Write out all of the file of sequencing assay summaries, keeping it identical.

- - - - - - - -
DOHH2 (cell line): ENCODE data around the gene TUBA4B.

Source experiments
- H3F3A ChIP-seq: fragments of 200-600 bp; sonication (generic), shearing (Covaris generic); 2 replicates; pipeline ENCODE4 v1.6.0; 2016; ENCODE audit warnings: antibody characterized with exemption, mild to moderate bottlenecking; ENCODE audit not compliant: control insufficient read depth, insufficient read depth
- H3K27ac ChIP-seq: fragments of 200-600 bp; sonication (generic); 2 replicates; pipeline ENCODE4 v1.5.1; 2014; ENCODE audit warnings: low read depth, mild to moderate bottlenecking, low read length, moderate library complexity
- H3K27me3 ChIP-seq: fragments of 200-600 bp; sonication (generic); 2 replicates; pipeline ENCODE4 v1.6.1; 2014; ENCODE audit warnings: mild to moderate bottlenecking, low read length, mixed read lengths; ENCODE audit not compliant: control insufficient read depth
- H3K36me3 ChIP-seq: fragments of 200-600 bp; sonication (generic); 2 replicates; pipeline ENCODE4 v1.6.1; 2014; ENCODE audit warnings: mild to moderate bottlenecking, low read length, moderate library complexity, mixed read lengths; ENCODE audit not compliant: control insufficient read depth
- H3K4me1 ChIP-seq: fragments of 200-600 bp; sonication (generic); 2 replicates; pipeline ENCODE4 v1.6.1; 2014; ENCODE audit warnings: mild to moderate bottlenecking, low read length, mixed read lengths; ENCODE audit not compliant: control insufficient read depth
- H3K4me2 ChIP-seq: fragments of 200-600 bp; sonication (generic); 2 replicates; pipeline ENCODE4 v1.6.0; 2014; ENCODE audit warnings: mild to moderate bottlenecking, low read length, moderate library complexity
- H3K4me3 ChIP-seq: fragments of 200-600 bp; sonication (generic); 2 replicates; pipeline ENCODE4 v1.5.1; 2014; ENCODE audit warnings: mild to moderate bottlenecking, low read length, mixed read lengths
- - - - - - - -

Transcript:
DOHH2 (cell line): ENCODE data around the gene TUBA4B.

Source experiments
- H3F3A ChIP-seq: fragments of 200-600 bp; sonication (generic), shearing (Covaris generic); 2 replicates; pipeline ENCODE4 v1.6.0; 2016; ENCODE audit warnings: antibody characterized with exemption, mild to moderate bottlenecking; ENCODE audit not compliant: control insufficient read depth, insufficient read depth
- H3K27ac ChIP-seq: fragments of 200-600 bp; sonication (generic); 2 replicates; pipeline ENCODE4 v1.5.1; 2014; ENCODE audit warnings: low read depth, mild to moderate bottlenecking, low read length, moderate library complexity
- H3K27me3 ChIP-seq: fragments of 200-600 bp; sonication (generic); 2 replicates; pipeline ENCODE4 v1.6.1; 2014; ENCODE audit warnings: mild to moderate bottlenecking, low read length, mixed read lengths; ENCODE audit not compliant: control insufficient read depth
- H3K36me3 ChIP-seq: fragments of 200-600 bp; sonication (generic); 2 replicates; pipeline ENCODE4 v1.6.1; 2014; ENCODE audit warnings: mild to moderate bottlenecking, low read length, moderate library complexity, mixed read lengths; ENCODE audit not compliant: control insufficient read depth
- H3K4me1 ChIP-seq: fragments of 200-600 bp; sonication (generic); 2 replicates; pipeline ENCODE4 v1.6.1; 2014; ENCODE audit warnings: mild to moderate bottlenecking, low read length, mixed read lengths; ENCODE audit not compliant: control insufficient read depth
- H3K4me2 ChIP-seq: fragments of 200-600 bp; sonication (generic); 2 replicates; pipeline ENCODE4 v1.6.0; 2014; ENCODE audit warnings: mild to moderate bottlenecking, low read length, moderate library complexity
- H3K4me3 ChIP-seq: fragments of 200-600 bp; sonication (generic); 2 replicates; pipeline ENCODE4 v1.5.1; 2014; ENCODE audit warnings: mild to moderate bottlenecking, low read length, mixed read lengths